After overcoming numerous obstacles, Tarra Simmons will be sworn in to the Washington State Bar on June 16, 2018.


This weekend will mark the end of a “long, hard journey” for Tarra Simmons, a former nurse who overcame substance abuse, criminal convictions and prison time before going on to law school and—only after winning a state Supreme Court case—passing the bar exam in Washington.

On Saturday she will be sworn in as a member of the Washington State Bar.

“Tomorrow it will all be over, so for me it’s kind of like closure of that chapter and the beginning of a new chapter in my life,” Simmons said in an interview on Friday.

Saturday’s swearing-in is scheduled to take place at Seattle University School of Law, where Simmons graduated magna cum laude last year. The ceremony and a reception afterward will feature speeches by three Washington State Supreme Court justices, part of a unanimous court that in November cleared the way for Simmons to take the bar exam.

While Simmons is now on the verge of cementing her place as a practicing lawyer, it was far from a certain outcome, even after she overcame drug addiction, completed her law degree and became the first student from her law school to secure a prestigious Skadden Fellowship. The award, funded by Skadden, Arps, Slate, Meagher & Flom, supports law school graduates for a two-year stint in public-interest law. Simmons has spent her fellowship at Seattle’s Public Defender Association, where she’ll remain after she’s sworn in to the bar.

Despite her achievements, the Washington State Bar initially denied Simmons a chance at taking the bar exam based on a determination by its character and fitness board.

Simmons, however, was undeterred. She challenged that determination at the state’s highest court, enlisting the help of Shon Hopwood, a Georgetown law professor who had a troubled past of his own before ascending to the world of legal academia. Hopwood served more than a decade in prison in connection with several armed robberies before leaving prison in 2008 and eventually entering law school at the University of Washington and securing admission to the Washington State Bar.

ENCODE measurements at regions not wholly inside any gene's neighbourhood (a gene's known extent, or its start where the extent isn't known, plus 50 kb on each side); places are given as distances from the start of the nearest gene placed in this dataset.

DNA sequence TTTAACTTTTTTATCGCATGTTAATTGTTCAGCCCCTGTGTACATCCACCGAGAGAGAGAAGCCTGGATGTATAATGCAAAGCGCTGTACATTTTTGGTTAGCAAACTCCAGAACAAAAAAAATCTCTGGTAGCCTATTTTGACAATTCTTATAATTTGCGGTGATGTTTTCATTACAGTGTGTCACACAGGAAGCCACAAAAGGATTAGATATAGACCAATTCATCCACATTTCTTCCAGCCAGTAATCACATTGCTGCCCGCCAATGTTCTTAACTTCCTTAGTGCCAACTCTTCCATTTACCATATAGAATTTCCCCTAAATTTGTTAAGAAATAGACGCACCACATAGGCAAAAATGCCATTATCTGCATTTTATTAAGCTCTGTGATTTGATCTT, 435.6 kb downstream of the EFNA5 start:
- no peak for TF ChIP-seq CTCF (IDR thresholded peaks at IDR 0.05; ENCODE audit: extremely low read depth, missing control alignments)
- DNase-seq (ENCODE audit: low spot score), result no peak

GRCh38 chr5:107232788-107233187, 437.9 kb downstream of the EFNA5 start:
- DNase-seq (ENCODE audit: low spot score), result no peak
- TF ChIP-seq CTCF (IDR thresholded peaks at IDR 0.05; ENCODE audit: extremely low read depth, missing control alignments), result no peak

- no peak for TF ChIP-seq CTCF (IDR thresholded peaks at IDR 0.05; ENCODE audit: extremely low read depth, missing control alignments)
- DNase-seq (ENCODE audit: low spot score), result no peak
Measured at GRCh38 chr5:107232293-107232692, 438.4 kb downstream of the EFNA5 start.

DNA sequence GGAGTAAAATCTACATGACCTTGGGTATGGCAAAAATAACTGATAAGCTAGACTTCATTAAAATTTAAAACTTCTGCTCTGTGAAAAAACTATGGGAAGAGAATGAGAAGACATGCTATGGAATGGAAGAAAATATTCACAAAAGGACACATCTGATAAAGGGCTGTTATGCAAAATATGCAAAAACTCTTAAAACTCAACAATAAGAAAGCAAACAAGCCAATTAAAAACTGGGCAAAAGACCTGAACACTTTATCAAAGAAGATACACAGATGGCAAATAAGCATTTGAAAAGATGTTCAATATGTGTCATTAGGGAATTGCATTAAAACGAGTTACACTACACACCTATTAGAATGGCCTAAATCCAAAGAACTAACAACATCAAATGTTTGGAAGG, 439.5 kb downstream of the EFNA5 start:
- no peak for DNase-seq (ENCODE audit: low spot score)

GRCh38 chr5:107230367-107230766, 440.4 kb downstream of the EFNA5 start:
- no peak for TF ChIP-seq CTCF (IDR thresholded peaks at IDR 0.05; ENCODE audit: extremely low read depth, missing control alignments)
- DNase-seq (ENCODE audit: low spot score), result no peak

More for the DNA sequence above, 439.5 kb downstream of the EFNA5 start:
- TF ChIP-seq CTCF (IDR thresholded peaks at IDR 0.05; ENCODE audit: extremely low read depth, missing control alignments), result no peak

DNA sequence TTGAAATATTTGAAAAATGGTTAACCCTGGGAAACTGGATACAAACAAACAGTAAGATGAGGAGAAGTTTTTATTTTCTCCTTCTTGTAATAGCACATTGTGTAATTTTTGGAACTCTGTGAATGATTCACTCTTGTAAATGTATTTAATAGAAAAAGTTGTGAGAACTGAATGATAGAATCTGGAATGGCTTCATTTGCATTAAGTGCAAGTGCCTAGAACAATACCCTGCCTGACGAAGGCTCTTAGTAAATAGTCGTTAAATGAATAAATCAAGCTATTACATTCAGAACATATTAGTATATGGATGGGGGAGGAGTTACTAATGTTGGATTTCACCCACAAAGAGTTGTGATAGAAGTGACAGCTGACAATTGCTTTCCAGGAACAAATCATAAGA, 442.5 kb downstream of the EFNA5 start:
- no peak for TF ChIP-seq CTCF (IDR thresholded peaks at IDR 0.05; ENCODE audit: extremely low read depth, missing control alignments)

“We were just shocked when the bar denied her,” Hopwood said in an interview on Friday. “We just couldn’t understand that they didn’t see what everyone else saw about this case, which is that Tarra’s just remarkable, and she wants to be a lawyer to do work for people that don’t often get representation because there’s no money in it.”

Ultimately, the state Supreme Court reversed the bar’s determination and sided with Simmons. In November, it handed down a unanimous ruling that allowed Simmons to sit for the bar. But it wasn’t until April—after Simmons had taken the exam and was awaiting her results—that the state justices released an opinion explaining their decision.

“We ultimately conclude that Simmons’ six-year record of complete sobriety, stable financial position, exemplary conduct, complete candor, and demonstrated ability to recognize and respond appropriately to situations that might lead to relapse is sufficient to persuade the court that she is highly likely to remain on her current path when she becomes a practicing attorney,” Washington Supreme Court Justice Mary Yu wrote in the court’s majority opinion.

Yu is scheduled to give a keynote address at Simmons’ swearing-in, while two other state Supreme Court justices will speak at a reception. Hopwood, who also plans to be in Seattle for the swearing-in ceremony, said the Washington high court reached the right result in her case.

“Society will be better off with Tarra Simmons as an attorney, both because of what she represents and the work she wants to do,” he said.

Simmons, meanwhile, has now cast her gaze beyond her individual case. She’s focused on larger issues of mass incarceration in the U.S. and the many barriers former inmates face when re-entering mainstream society. She said her official entry to the bar will help expand her work at the Public Defender Association. As a newly minted practicing lawyer, she’ll be freed up to take on more individual cases and go into court on behalf of clients without requiring as much supervision.

“I’ll be able to actually get into practicing law and helping individuals,” she said. “Up to now, it’s been systemic policy work.”

While Simmons has clear plans to keep pursuing what she’s adopted as a calling—helping other former inmates resume their lives outside of prison—she also plans to savor her moment. She said she is looking forward to a day of celebration on Saturday.

“It feels like my wedding day. It feels like a dream come true,” she said. “It’s been a long, hard journey.”